Steroid Hormones and the Chemistry of Behavior

  • Bruce S. McEwen
Part of the Advances in Behavioral Biology book series (ABBI, volume 4)


One of the striking features of the brain in contrast to other organs of the body is the extensive regional differentiation of its structure and function. This has been known for many years by neur-oanatomists, neurophysiologists, and physiological psychologists who have explored it using such techniques as lesioning, electrical and chemical stimulation, and electrical recording. The regional differentiation of the brain is also increasingly apparent to neur-ochemists, who have discovered regional differences in the concentration of both large and small molecules within the central nervous system. One of the most striking examples of this differentiation is the distribution of the catechol and indole amines which are produced by neurons with cell bodies localized primarily within the midbrain, lower brainstem and hypothalamus, and with nerve endings which spread throughout the entire central nervous system (Fuxe, Hökfelt, and Ungerstedt, 1970). Another even more recent example, which is the subject of this chapter, is the regional distribution of proteins which stereospecifically bind steroid hormones in a manner that strongly suggests that the hormone is influencing the activity of the genome in the cell nucleus and thereby influencing neural processes underlying behavior.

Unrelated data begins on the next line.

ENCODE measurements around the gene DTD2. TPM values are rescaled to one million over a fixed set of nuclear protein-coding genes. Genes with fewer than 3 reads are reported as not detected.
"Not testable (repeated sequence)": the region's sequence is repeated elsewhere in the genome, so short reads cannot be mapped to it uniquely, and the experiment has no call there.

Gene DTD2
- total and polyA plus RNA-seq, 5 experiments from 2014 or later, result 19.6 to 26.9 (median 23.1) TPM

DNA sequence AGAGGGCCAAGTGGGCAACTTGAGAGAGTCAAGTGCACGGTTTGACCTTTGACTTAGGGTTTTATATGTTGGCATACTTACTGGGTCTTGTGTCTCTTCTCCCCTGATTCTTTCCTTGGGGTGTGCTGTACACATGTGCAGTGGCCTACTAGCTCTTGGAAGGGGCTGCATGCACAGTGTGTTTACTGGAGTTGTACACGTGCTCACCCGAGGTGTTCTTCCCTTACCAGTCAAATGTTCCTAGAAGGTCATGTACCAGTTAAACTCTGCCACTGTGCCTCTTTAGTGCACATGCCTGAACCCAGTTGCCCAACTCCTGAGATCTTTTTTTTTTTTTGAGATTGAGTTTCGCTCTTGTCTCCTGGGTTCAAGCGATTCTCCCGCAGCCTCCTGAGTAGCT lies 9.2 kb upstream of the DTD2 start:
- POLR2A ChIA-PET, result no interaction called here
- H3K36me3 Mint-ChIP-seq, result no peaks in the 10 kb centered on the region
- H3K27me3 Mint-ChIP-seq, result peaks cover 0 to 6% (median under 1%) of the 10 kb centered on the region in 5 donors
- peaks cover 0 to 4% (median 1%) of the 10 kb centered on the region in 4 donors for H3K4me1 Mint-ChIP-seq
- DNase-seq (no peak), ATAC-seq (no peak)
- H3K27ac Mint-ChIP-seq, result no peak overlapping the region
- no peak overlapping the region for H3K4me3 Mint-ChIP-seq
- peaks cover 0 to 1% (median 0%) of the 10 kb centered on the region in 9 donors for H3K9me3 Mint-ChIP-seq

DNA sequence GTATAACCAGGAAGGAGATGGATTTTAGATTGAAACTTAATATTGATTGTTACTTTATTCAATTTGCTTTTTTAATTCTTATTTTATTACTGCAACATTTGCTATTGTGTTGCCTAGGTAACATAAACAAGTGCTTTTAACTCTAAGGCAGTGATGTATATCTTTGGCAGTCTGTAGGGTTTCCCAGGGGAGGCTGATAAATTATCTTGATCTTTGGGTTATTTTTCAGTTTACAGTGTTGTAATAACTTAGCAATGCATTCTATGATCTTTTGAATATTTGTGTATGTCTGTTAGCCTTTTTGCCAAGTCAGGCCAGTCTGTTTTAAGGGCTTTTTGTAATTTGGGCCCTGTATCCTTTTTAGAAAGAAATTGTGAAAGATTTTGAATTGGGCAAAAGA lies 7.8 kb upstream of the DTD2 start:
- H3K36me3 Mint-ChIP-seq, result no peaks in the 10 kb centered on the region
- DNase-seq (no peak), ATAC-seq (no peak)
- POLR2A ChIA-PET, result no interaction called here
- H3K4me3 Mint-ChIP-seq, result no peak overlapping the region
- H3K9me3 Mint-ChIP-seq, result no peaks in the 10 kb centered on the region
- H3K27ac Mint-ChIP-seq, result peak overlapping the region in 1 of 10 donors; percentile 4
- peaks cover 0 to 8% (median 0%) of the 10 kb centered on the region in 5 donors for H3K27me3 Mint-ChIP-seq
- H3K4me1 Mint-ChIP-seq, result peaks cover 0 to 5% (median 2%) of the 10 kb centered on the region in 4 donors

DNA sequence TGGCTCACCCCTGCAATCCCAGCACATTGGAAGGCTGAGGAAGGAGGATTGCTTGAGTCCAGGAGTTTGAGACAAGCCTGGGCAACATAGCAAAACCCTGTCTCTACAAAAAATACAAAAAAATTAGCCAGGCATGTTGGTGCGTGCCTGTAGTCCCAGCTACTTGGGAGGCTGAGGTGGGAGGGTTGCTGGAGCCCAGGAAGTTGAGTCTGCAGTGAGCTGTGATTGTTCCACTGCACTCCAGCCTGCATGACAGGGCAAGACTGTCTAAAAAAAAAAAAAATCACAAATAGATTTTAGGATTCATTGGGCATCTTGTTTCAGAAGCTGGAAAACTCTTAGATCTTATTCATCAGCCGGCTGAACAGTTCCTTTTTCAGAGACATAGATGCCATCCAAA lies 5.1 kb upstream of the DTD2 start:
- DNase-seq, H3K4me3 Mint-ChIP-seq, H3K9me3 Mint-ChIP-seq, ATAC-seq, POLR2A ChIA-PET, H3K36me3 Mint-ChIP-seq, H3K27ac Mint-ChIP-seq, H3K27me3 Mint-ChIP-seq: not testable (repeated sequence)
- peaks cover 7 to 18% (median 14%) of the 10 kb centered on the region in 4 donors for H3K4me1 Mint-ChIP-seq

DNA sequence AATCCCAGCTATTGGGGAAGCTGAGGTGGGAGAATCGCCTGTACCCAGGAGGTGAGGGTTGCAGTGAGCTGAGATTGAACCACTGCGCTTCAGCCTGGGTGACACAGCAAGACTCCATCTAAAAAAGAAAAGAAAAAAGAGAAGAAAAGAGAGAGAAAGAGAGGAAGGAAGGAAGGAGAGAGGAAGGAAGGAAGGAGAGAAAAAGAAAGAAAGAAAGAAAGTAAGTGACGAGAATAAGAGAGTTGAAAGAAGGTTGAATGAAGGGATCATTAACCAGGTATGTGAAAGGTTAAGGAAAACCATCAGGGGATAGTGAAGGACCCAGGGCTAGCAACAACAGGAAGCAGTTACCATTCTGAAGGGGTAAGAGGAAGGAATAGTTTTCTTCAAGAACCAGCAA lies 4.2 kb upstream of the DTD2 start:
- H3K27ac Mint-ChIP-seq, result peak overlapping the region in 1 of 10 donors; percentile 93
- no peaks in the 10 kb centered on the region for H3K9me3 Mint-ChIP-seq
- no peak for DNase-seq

Brain Region Preoptic Area Hormone Binding Retrograde Amnesia Theta Rhythm 
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© Plenum Press, New York 1972

Authors and Affiliations

  • Bruce S. McEwen
    • 1
  1. 1.The Rockefeller UniversityNew YorkUSA

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